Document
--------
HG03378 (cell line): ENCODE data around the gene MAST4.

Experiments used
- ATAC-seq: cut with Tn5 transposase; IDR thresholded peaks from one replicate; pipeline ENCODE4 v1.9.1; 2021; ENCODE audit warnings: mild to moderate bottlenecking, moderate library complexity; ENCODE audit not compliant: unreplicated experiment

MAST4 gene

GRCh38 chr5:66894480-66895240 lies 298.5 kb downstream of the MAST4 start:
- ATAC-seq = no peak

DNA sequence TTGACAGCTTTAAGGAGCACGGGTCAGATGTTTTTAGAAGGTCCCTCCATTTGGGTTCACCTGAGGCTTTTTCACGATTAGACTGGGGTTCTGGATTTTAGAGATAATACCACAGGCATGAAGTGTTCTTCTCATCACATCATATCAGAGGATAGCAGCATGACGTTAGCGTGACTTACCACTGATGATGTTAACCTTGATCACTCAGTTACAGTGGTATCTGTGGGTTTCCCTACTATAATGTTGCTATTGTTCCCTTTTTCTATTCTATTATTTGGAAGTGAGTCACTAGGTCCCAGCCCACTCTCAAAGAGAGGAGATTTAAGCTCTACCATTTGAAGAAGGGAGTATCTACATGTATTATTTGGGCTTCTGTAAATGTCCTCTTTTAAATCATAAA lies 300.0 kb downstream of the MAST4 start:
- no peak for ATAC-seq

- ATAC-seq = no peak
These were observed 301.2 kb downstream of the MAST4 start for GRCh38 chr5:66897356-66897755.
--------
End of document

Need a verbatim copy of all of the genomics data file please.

HG03378 (cell line): ENCODE data around the gene MAST4.

Experiments used
- ATAC-seq: cut with Tn5 transposase; IDR thresholded peaks from one replicate; pipeline ENCODE4 v1.9.1; 2021; ENCODE audit warnings: mild to moderate bottlenecking, moderate library complexity; ENCODE audit not compliant: unreplicated experiment

MAST4 gene

GRCh38 chr5:66894480-66895240 lies 298.5 kb downstream of the MAST4 start:
- ATAC-seq = no peak

DNA sequence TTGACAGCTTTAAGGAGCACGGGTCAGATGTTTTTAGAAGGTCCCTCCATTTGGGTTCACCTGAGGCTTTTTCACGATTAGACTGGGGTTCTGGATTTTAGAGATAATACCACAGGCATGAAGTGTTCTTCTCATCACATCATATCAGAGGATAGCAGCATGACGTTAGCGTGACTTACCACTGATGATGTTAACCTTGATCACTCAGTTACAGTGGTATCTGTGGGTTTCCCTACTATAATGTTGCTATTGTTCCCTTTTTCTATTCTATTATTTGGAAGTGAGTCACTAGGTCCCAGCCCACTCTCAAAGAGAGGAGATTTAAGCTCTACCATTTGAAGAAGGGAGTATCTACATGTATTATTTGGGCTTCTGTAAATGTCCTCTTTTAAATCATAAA lies 300.0 kb downstream of the MAST4 start:
- no peak for ATAC-seq

- ATAC-seq = no peak
These were observed 301.2 kb downstream of the MAST4 start for GRCh38 chr5:66897356-66897755.